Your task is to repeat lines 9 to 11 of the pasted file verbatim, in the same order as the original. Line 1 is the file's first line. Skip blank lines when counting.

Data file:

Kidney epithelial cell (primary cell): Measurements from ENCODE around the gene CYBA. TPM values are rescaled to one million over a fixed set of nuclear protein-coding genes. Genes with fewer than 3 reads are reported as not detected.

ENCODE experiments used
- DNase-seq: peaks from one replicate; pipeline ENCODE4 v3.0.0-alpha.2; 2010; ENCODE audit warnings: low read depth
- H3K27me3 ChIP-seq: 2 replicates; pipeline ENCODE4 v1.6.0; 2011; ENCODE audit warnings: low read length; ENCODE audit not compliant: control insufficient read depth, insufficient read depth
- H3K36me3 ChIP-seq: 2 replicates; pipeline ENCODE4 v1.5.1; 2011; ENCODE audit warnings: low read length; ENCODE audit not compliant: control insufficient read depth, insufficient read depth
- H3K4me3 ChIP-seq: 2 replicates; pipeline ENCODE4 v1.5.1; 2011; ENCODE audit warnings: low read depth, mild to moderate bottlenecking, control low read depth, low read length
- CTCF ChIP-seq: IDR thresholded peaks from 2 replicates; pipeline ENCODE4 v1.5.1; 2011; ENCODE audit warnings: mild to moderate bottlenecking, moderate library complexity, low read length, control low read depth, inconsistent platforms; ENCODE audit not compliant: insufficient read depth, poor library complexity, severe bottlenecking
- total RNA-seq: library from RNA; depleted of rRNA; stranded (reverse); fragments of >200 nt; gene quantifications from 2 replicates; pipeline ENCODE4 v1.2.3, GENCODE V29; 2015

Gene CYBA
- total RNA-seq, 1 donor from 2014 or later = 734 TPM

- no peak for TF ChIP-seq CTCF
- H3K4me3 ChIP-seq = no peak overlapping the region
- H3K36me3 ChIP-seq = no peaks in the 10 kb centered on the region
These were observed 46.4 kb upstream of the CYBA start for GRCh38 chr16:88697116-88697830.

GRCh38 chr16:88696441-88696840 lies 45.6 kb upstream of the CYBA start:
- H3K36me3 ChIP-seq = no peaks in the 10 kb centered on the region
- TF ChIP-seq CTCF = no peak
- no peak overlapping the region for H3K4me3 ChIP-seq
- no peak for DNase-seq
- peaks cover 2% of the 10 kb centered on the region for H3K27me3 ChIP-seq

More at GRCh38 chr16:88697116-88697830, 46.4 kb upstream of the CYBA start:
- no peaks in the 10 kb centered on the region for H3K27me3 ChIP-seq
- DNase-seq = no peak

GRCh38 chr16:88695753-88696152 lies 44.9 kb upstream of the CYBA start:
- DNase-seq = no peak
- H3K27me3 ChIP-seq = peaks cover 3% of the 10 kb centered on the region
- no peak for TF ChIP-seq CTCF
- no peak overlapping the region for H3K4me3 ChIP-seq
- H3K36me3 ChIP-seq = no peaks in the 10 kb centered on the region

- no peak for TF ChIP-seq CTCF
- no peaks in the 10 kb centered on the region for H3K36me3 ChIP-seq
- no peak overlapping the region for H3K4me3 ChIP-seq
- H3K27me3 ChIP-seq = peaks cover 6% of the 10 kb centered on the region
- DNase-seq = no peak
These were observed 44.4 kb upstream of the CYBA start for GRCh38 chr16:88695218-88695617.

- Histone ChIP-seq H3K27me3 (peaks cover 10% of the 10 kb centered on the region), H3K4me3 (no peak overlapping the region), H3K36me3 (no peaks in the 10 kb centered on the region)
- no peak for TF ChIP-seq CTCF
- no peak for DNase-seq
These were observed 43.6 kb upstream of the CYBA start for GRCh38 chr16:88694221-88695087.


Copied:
Gene CYBA
- total RNA-seq, 1 donor from 2014 or later = 734 TPM

- no peak for TF ChIP-seq CTCF